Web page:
Literary critics have not taken kindly to the several albums of songs he wrote with Pete Atkin, and I don’t feel able to access them myself. But this indifference has been largely an averting of eyes from what we understand only partly and turning our gaze to the many other departments of art James excels in.  One critic, reviewing a James/Atkin album excoriated James for thinking that neat movement quatrains could possibly be appropriate to the kind of music Atkin writes. He might have done better to recognise that James’s craftsmanship is positively evangelical in the field of Pop. Let it be better made, as the lyrics were in the days of Cole Porter, Lorenz Hart and Ira Gershwin, is his belief.


That Clive was trying to get things “better made” at a time when in Pop, with a few outstanding exceptions, the poorly made was getting more airtime than it deserved probably had a lot to do with the lack of success.  I think you can hear the penny dropping with Clive – as it dropped with me - when, on the 9th of October 1977, he included in his Observer TV column a comment about a recent Cliff Richard appearance on television:


Quote:
A guest on Parkinson (BBC1), Cliff Richard sang a song of his own composition. ‘There is nothing between we two’ he warbled thinly. Us were in luck.

Writing, Cliff told his host, was important to him. ‘Why hasn’t that special woman entered your life?’ asked a puzzled Parky. Cliff said, as he has been saying for the past twelve years, that there is no point in getting married for the sake of it. His argument gained force from the consideration that a decade or so of celibacy can do wonders for your creative powers. Vital, ageless and now an important writer, Cliff is a shining example to all of we.


What was the craftsman trying to make it better  to do when the popular singer, who’d  by then had two decades of success in the recording industry behind him, could not even recognise that a line – his own - was not written in proper English? The time for trying to make it better, Clive must have had to concede, had not come – at least not in England.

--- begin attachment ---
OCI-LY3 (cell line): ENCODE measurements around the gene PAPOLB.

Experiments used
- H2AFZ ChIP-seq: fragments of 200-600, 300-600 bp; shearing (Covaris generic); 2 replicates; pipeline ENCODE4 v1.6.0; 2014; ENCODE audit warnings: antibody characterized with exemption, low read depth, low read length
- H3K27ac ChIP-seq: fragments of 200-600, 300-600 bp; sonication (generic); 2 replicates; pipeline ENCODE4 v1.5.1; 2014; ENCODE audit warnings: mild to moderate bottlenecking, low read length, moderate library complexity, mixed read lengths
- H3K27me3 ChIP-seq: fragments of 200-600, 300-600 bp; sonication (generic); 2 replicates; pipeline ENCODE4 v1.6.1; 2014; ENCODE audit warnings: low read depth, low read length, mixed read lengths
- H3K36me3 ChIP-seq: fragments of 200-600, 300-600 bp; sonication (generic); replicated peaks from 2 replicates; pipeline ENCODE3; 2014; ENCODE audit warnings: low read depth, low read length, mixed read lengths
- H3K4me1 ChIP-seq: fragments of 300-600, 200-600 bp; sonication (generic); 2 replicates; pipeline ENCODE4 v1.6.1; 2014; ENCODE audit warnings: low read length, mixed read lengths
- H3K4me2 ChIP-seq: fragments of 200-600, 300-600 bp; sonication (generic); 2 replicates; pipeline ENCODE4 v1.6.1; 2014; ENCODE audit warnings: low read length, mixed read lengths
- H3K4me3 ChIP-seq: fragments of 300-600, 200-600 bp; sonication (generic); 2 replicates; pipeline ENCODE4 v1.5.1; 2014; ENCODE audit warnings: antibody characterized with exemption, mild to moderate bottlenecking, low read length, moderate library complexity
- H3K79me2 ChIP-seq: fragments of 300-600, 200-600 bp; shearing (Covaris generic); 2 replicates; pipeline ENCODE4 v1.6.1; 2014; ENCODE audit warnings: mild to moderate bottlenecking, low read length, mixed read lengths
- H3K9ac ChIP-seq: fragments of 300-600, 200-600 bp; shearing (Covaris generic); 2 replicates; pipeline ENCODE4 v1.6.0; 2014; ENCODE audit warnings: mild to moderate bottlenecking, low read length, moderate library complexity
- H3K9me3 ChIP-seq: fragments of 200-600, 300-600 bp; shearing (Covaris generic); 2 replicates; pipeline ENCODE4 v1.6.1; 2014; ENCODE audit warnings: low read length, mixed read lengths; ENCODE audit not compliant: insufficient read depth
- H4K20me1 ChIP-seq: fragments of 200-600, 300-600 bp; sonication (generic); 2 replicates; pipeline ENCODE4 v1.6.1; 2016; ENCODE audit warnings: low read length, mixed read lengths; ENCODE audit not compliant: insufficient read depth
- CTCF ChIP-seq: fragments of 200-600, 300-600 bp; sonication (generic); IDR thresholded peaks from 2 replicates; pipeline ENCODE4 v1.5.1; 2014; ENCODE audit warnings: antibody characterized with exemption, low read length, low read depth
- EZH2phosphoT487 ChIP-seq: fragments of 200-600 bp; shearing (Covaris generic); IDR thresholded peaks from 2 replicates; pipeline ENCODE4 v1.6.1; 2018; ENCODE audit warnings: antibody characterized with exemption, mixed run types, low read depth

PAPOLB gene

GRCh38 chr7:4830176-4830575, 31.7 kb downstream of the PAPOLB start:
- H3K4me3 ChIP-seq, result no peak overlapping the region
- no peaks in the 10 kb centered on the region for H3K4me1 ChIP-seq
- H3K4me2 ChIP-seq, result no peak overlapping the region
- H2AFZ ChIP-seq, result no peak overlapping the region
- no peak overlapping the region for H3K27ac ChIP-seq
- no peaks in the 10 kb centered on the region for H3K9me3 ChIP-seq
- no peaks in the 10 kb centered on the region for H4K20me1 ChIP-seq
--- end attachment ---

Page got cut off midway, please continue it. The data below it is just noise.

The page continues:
Kevin Cryan

Title: Re: North Face of Soho
Post by Mike Walters on 19.11.06 at 22:56
Presumably all the more irritating since Clive had already written this line in a grammatically perfect form...?

Title: Re: North Face of Soho
Post by Kevin Cryan on 20.11.06 at 00:05
You know, Mike, that had not occurred to me. But, yes, it's probably true.


Kevin

Title: Re: North Face of Soho
Post by Keith Busby on 20.11.06 at 00:40
Hmm. I may have fallen into a trap I warn my students against, i.e., not to associate a person's writings with his personality. I was at Oxford at the same time as Hitchens and he was not, shall we say, universally loved. I have not followed his career, but was shocked to see him interviewed by Charlie Rose on American public television not all that long ago and to learn that he was "slightly" in favour of Bush and supported certain American neo-conservatives, such as Paul Wolfowitz. Now, while many of us have become disillusioned with the left, such a U-turn is inexplicable to me. I'll forego further political comment . . . The other reasons for my negative response to his essay are that he appears to do a lot of name-dropping (of which Clive has been accused, of course), and that he ends up talking about himself as much as the book he is reviewing. When this happens in my racket, it is frowned upon, but I suppose Hitchens is not an academic and the context is quite different.

Keith

Title: Re: North Face of Soho
Post by Jan on 21.11.06 at 21:28
As far as I remember no one else has mentioned going to see Clive on his current tour.
I saw him last night at Keswick. Dreadful weather, wind, pouring rain and an absolutely packed house. Fortuitously there were a couple of late arrivals whose seats had been taken - in the front row!! It was a gift to Clive who got off to a great start organising the seating.
I hadn't seen him do a performance like this where he read very little from his works, I don't think he read more than one passage from the book and there were no poems. He offered observations and anecdotes on a range of topics: clothes, smoking, addiction, the Lake Poets, Australia and so on displaying his considerable skills as a raconteur. It was a good evening.

Jan

Title: Re: North Face of Soho
Post by Secret Drinker on 15.01.07 at 09:28
My patience and optimism were rewarded - my heavy hints were acted upon and I received a copy for Christmas. As usual, it was "unputdownable" and I read it in next to no time (being in the wet and windy Lake District over New Year helped in that respect!)

I sincerely hope Clive isn't going to wait another 30 years before we get the next instalment?!

Cheers

Paul